It’s impossible to remember everything you learned in grade school, but some lessons come in handy much more often than others long after graduation caps have been flung in the air. For instance, I couldn’t tell you what the Pythagorean theorem was without first Googling it, but thankfully, my geometry knowledge (or lack thereof) is no longer being tested. However, even if your job doesn’t depend on them, it’s hard to find an industry in which your writing skills aren’t evaluated.

Maybe it’s been years since you last had to take a grammar test, and the rules you once had memorized are now a little hazy. No matter what industry you work in, keeping your emails grammar-free is important, and the following is a refresher to help you avoid some of the most common mistakes:


There’s an extensive list of rules when it comes to proper comma usage, but here are a few of the most important uses:

1. Separating independent clauses

Use a comma to separate independent clauses that are joined together with a coordinating conjunction (and, but, or, nor, for, so, yet). For example, “I love to read, and I love to write.”

2. Separating elements in a series

Every element in a series needs to be separated by a comma. For example, “I purchased eggs, milk, and bubblegum.” The necessity of the last comma, called the Oxford comma, is often debated, but its omission could cause major confusion.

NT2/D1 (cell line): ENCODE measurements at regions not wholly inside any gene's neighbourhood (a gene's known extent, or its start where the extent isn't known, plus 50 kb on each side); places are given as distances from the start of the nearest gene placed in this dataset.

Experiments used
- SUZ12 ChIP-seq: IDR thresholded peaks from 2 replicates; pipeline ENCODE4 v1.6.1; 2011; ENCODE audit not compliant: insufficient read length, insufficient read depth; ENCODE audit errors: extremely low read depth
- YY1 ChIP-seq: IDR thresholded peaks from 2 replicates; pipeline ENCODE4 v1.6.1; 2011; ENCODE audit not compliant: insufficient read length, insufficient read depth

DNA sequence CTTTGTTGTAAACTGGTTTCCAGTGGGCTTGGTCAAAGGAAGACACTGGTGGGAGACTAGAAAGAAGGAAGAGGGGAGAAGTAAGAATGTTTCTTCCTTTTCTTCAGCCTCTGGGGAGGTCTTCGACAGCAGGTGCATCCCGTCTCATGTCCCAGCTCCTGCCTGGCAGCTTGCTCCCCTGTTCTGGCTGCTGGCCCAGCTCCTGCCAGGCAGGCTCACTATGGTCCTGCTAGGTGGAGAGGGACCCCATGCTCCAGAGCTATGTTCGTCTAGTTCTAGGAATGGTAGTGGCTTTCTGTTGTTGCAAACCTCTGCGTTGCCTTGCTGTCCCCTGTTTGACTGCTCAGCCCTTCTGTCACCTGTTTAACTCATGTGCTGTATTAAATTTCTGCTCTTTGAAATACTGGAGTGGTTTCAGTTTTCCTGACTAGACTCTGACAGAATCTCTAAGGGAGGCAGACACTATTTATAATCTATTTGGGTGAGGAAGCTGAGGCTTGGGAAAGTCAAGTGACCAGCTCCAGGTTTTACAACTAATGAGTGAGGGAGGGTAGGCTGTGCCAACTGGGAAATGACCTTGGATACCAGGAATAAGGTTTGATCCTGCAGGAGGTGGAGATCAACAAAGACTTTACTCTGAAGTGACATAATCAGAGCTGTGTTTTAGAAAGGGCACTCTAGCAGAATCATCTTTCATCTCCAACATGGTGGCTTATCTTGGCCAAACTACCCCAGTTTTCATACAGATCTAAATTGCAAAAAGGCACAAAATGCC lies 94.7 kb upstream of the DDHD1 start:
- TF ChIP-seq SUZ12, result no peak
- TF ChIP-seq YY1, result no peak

3. Separating an introductory word or phrase

Use a comma to set off an introductory word or phrase from the rest of a sentence. For example, “However, I don’t think that’s a good idea.”

Peak vs. Peek

“Peek” refers to taking a quick look at something. For instance, you’d use this in “sneak peek.” On the other hand, “peak” is a sharp point.



Unless you’re quoting Mean Girls, don’t use this one.

Lose vs. Loose

“Lose” refers to the opposite of win and the inability to find something. “Loose” refers to something that is not tightly held or attached. Since their spellings are so similar, people often incorrectly use one in place of the other.

Than vs. Then

“Than” is used to make comparisons, and “then” means “next.”

Effect vs. Affect

Most of the time, “affect” is used as a verb, and “effect” is a noun.

  • What he said really affected me.
  • What he said had a great effect on me.
  • The special effects were awesome.